Big things have been happening at Sam Houston State University and the Sam Houston Memorial Museum. Longtime Museum Director Mac Woodward retired and has been succeeded by new Museum Director Derrick Birdsall. But even that news pales in comparison to an evolving project transitioning from planning to reality, the establishment of the Sam Houston Republic of Texas Presidential Library. Postcards Magazine recently visited with Woodward and Birdsall to learn more about how this designation came about and what it means for the University, the Museum, and the community.
Woodward: I actually co-opted an idea from the from the 1993 bicentennial of Sam Houston State, which was the creation of a “Sam Center,” a place to identify everything related to Sam Houston. As we have evolved here at the Museum with our mission to educate and inform about Sam Houston and to carry his memory on, two other things have developed as additional priorities.
First, we want to work to integrate the Museum into the University. We are a department, but we want to integrate into academics, social, the student population, and into campus life.
The other thing we want to do is raise the recognition of Sam Houston as a national figure. He IS a national figure. Everybody knows about Texas and the Revolution, but he was the President of a nation, serving two separate times. And when he was here after that, he also served as a United States Senator. So, he was on a national stage, and he deserves to have his place in history enhanced.
Another factor is “The measure of a life is its service” is the University motto. Who better to exemplify that for this University than Sam Houston’s life? He had 50 years of serving his country as a military leader, a politician, a statesman, and a family man—all those things. We hope to educate and inspire graduates of this school to have some of the characteristics Sam Houston has and to go on to a life of service.
Woodward: First, we got the blessing of then University President Hoyt and the state university system. Then we went to State Representative Ernest Bailes. He introduced a bill in the 85th Legislature, co-sponsored by other SHSU grads in the Legislature, and it passed unanimously.
Woodward: Because of technology and our ability to digitize, our initial plan is to begin accumulating and digitizing EVERYTHING related to Sam Houston.
Birdsall: While we have the largest single collection of Sam Houston information and artifacts, there is Sam Houston info and artifacts everywhere, spread out all over the United States, and there’s no one central place where you can go to access it. Rice University has some, Austin has some, the Library of Congress, the Smithsonian, the National Archives… Our goal is going to be to tie that together, and in the words of Michael Sproat, our Curator of Collections, become the “be-all, end-all” location to research all things Sam Houston.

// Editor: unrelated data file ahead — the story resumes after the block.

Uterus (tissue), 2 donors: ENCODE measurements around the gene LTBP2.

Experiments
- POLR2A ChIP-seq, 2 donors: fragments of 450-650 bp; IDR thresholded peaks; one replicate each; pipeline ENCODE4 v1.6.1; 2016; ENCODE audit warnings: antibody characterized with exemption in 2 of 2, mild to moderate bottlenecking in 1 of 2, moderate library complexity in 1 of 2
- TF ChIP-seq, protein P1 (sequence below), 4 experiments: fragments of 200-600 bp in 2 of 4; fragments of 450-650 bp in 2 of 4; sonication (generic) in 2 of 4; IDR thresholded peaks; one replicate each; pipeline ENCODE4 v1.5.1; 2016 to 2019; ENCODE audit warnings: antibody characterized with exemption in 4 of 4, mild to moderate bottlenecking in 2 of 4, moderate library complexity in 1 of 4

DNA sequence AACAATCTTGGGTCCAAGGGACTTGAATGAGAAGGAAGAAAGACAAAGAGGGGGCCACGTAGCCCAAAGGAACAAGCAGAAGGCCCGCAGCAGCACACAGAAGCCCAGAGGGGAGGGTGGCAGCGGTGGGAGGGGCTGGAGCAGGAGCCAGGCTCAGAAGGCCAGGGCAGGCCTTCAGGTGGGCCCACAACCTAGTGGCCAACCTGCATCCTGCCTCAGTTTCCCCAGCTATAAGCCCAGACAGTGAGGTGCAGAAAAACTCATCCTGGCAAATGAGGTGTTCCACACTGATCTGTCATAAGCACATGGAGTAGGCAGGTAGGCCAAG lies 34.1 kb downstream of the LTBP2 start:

The most in-depth biography of Sam Houston was written by James Haley is over 2 decades old. And new information has come to light. Things have been found, discovered, re-discovered that had been tucked away.
Woodward: James Haley says, “The history of Texas is still in the attics of people all over the state.” We plan to work with all sources. We don’t have to physically have what’s in their possession. We can scan and maintain a copy. A lot of what we have are Sam Houston’s letters to people. We don’t have the other side of the correspondence, their letters to him, which is another part to the story.
Birdsall: The Library of Congress has collections in boxes—and nobody knows what all is in the boxes. For example, they have a box of documents related to Abraham Lincoln. There might be correspondence in the box between Lincoln and Houston. Literally, someone could research this the rest of their life and not get caught up.
Birdsall: Our collections department, which is Mike Sproat and Rebecca Lewis [(936)-294-4895].
Woodward: That’s to be determined and will evolve. At this point, the Presidential Library is a part of Sam Houston State University that’s housed at the Museum. At the outset, we looked at other presidential libraries, the Hermitage, Monticello, etc. to see what all they have. We have it all. We have the infrastructure, the facilities, 15 acres, an auditorium, a conference center, this museum, the homes…so we have everything, already in place.
Birdsall: Acquisition of items may lead to new exhibits, which will initially be in the Museum.
Birdsall: The way I wrap my head around this project is that you have to establish phases. We are in phase one. It gives us some impetus to reach out to people and institutions to share copies of what is in their possession.
We need to do a roadmap. We know where we are. We have an idea of where we want to go. So how do we get there? We need to iron that out and figure out a process. Then, how do you eat an elephant? One bite at a time. I would like to firm up a general plan in early 2022.
Woodward: We probably will put together a steering committee of people who can help us, both within the University and outside the University in other places that can benefit.
Woodward: They can be resources for information sources initially. We will create a website for information sharing and updates.
Birdsall: As we gain momentum and get farther down the road, there will be aspects that will have a cost: time, effort, and money. If people want to get involved in any of those three, we will definitely use them.
Woodward: Imagine a place to research public service and make it something to aspire to. Public service is a wonderful thing—to give back, whether it’s politically, or to your community, clubs, your church…
You know, in today’s times, we might need a Sam Houston—at least people like him—statesmen, people who keep their word and you know where they stand, and they do things for the right reasons.